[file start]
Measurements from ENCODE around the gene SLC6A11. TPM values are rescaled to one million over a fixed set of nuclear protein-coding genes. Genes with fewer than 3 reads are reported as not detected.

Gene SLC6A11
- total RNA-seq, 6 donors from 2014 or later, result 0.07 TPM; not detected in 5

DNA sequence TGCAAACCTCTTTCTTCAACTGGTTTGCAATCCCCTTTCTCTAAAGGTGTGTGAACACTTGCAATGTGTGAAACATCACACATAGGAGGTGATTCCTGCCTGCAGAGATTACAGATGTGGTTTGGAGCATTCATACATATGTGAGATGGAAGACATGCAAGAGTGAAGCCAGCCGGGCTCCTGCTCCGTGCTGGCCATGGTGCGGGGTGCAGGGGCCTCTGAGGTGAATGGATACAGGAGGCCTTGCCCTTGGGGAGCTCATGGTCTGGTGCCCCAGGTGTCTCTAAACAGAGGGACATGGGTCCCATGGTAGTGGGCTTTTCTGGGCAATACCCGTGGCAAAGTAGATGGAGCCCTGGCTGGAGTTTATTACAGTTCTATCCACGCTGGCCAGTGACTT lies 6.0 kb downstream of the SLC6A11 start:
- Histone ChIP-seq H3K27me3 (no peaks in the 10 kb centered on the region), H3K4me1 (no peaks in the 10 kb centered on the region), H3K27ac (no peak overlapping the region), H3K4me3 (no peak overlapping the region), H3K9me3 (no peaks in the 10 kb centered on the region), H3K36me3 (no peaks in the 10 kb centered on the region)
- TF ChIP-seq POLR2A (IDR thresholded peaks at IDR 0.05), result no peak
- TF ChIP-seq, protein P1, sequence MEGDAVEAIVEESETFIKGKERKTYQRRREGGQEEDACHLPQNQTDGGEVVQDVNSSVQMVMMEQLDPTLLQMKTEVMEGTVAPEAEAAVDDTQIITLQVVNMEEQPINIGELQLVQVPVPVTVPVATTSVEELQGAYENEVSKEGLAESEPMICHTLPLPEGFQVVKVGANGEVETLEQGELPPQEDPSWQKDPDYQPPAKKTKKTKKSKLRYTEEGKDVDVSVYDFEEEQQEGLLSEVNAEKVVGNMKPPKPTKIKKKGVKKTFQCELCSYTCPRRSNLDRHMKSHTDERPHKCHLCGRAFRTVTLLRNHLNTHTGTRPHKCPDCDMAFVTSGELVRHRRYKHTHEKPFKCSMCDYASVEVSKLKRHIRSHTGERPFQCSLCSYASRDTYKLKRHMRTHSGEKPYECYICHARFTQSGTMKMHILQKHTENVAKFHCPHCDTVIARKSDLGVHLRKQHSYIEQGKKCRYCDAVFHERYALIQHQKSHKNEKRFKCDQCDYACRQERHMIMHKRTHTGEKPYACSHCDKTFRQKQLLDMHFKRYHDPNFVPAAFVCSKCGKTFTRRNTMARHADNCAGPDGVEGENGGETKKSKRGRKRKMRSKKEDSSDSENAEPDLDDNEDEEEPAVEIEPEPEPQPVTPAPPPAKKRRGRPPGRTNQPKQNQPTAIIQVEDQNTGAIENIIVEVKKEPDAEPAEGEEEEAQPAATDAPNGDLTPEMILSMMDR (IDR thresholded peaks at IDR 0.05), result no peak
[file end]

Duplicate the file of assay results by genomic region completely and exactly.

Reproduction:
Measurements from ENCODE around the gene SLC6A11. TPM values are rescaled to one million over a fixed set of nuclear protein-coding genes. Genes with fewer than 3 reads are reported as not detected.

Gene SLC6A11
- total RNA-seq, 6 donors from 2014 or later, result 0.07 TPM; not detected in 5

DNA sequence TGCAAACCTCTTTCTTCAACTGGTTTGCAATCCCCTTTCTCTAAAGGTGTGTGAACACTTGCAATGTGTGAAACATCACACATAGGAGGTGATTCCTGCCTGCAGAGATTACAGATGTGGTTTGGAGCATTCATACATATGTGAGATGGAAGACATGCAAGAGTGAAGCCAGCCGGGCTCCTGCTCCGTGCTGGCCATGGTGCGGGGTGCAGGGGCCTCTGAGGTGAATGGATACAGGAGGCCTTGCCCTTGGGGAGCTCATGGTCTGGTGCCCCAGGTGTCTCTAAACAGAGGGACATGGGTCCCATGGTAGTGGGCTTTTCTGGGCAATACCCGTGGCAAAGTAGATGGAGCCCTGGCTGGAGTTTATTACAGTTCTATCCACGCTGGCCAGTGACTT lies 6.0 kb downstream of the SLC6A11 start:
- Histone ChIP-seq H3K27me3 (no peaks in the 10 kb centered on the region), H3K4me1 (no peaks in the 10 kb centered on the region), H3K27ac (no peak overlapping the region), H3K4me3 (no peak overlapping the region), H3K9me3 (no peaks in the 10 kb centered on the region), H3K36me3 (no peaks in the 10 kb centered on the region)
- TF ChIP-seq POLR2A (IDR thresholded peaks at IDR 0.05), result no peak
- TF ChIP-seq, protein P1, sequence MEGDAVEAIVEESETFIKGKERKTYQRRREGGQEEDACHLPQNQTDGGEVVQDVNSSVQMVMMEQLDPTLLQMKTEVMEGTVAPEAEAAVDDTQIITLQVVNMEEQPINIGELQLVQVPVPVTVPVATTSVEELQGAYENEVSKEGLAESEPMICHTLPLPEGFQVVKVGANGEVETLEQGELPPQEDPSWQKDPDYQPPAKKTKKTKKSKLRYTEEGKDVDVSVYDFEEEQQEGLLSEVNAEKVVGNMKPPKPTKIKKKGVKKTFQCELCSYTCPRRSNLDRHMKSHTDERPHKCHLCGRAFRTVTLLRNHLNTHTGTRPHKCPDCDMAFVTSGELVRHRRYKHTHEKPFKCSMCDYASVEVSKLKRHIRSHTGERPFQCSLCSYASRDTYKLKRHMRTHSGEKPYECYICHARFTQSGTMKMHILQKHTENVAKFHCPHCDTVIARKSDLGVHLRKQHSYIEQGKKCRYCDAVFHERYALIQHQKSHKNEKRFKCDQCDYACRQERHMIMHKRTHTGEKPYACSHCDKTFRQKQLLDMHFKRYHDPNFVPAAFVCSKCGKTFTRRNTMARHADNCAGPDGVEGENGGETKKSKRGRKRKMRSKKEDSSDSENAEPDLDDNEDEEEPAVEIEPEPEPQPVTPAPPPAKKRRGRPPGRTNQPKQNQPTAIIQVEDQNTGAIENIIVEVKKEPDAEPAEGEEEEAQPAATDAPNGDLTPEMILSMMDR (IDR thresholded peaks at IDR 0.05), result no peak